Next Tuesday 400 Miami-Dade County police officers will gather in a large banquet hall at FIU's football stadium in University Park, the Miami Herald reported Tuesday. The occasion? A frank talk about the officers' future unemployment.
Under county mayor Carlos Gimenez's current proposed budget, 228 officers -- or about a quarter of the entire force, according to John Rivera, president of the county police union -- are slated for layoffs beginning October 1, when next year's fiscal year begins. But the county's loss could be other departments' gain: Amid rumors of the layoffs the City of Miami and other local police departments have reached out to county officers, offering jobs.
"Most agencies are fully aware that Miami Dade's hiring practice and training is one of the most grueling and toughest," Rivera told Riptide. "You get a proven product."
On August 7th Manuel Orosa, the Chief of Police for the City of Miami, sent a letter to Rivera expressing his hope that "management and labor reach an amicable agreement that would prevent even one way layoff from occurring.
"In planning for a worst case scenario where a large number of your officers are laid off, however," the letter continued, the City of Miami Police Department will be accepting applications for certified police officers on September 2 and 3, 2014."
The letter also said that the City of Miami expects to hire up to 300 officers within the next three years; that kind of expansion, Rivera says, is typical of most departments around the state. "Except for Miami-Dade County. We're the only one that seems to go backwards."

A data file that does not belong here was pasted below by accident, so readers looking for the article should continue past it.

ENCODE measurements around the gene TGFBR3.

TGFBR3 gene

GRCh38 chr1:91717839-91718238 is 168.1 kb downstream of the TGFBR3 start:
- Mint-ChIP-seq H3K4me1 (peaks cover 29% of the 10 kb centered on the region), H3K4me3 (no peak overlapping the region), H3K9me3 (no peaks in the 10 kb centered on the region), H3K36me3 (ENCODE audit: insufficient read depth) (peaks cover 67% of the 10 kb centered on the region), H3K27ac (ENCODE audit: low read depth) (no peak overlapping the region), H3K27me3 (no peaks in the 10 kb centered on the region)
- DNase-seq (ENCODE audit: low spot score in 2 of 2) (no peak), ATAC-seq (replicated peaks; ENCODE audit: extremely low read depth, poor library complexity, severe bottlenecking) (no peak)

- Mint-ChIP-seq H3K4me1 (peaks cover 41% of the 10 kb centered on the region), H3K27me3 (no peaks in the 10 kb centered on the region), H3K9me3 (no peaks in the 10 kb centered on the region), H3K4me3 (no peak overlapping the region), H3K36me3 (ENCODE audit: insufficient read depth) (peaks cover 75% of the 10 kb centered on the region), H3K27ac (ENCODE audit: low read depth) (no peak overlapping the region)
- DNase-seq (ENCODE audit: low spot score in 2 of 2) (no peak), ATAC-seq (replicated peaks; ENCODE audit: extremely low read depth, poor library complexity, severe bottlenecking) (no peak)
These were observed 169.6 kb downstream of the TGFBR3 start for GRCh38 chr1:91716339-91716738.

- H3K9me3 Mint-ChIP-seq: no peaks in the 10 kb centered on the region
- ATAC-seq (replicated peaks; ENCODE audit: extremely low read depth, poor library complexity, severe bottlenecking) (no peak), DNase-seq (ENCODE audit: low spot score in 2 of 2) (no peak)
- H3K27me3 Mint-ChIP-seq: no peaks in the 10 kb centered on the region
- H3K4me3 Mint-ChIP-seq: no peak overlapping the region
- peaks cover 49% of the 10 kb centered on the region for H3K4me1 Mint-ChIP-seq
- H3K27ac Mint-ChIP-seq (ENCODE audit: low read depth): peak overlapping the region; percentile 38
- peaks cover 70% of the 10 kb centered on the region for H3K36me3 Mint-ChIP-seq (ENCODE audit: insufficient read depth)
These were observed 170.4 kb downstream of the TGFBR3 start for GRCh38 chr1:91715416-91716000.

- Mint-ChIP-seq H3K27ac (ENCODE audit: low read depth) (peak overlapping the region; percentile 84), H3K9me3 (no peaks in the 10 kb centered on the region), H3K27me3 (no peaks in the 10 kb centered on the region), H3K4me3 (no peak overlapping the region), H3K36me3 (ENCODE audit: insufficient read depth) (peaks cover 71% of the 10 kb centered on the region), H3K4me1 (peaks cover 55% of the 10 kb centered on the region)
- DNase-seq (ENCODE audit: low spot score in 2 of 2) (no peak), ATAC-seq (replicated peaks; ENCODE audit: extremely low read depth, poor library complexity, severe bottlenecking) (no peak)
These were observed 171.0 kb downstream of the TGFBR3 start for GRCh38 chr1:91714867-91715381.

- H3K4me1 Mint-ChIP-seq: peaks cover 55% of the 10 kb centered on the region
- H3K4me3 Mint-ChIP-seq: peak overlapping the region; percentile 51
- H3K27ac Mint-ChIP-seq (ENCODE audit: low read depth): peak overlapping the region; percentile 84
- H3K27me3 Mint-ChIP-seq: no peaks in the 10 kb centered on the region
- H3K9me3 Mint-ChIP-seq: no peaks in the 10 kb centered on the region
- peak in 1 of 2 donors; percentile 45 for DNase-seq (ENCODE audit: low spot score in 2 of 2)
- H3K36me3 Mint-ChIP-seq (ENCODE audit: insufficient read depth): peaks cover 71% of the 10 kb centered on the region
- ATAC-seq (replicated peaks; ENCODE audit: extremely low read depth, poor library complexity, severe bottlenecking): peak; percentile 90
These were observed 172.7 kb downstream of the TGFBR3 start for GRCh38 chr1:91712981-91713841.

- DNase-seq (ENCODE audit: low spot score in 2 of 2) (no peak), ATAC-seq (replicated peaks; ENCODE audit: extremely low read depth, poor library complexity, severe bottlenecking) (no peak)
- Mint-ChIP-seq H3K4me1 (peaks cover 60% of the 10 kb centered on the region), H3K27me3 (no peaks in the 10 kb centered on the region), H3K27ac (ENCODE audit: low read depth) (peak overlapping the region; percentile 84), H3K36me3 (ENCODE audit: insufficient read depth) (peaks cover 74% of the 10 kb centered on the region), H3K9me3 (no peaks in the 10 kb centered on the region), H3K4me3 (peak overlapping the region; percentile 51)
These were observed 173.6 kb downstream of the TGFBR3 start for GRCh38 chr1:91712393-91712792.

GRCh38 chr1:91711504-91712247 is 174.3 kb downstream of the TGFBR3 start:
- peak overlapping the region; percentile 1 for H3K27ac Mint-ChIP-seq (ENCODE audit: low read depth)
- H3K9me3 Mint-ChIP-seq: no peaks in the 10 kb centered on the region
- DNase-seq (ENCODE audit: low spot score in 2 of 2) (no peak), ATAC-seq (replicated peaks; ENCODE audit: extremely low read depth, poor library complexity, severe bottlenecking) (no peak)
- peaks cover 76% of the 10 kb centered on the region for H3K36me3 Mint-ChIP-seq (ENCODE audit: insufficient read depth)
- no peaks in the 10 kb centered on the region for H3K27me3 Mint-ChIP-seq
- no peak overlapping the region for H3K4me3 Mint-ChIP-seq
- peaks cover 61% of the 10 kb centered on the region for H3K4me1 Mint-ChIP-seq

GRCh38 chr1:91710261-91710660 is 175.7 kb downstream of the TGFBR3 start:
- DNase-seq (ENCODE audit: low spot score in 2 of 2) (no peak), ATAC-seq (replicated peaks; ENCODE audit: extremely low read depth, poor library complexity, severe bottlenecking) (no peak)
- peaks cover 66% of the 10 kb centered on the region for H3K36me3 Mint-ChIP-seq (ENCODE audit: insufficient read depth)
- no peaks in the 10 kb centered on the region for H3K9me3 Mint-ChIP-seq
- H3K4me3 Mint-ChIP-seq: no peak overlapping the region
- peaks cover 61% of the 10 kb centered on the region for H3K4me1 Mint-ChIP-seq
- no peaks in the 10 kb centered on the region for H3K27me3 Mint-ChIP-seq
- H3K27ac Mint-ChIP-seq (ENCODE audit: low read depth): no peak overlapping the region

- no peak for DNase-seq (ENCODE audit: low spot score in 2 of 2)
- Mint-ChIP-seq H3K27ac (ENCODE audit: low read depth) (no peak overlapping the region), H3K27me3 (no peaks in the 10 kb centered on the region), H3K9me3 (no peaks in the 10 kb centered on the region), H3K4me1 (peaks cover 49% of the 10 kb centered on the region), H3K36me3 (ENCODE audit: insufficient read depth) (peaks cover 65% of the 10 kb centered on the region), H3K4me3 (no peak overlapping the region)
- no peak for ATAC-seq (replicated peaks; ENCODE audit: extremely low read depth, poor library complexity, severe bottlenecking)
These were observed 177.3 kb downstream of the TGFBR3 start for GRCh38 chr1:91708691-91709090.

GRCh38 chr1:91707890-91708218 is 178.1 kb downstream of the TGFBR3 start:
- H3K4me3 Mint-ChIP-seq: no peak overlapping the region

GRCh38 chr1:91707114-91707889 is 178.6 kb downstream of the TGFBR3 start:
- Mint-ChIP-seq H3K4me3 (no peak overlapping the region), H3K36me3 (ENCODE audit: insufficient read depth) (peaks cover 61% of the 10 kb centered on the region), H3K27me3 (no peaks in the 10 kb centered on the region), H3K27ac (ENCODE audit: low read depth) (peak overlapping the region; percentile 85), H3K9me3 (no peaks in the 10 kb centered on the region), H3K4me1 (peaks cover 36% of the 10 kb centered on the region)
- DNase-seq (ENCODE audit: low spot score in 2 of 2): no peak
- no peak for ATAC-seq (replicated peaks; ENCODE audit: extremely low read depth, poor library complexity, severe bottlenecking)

The union chief said some Broward police departments, like the cities of Plantation and Hollywood, had also reached out to his officers ahead of the looming layoffs. He said the current situation marked the first time he'd ever seen police departments contacting another one offering jobs. "But times are what they are," he said. "And these other places...would love to have Metro-Dade-trained officers."
We Believe Local Journalism is Critical to the Life of a City
Engaging with our readers is essential to Miami New Times's mission. Make a financial contribution or sign up for a newsletter, and help us keep telling Miami's stories with no paywalls.
Support Our Journalism
Rivera blames Gimenez for the looming cuts, whom he says has always has money for pet projects like sports teams but then can't find any for public safety; Gimenez, in turn, says the union hasn't been willing to negotiate.
"There is a very good possibility we can avoid a large number of these layoffs, if not all of them," the county mayor said on Tuesday, the Herald reported. "But I need the PBA to come to the table."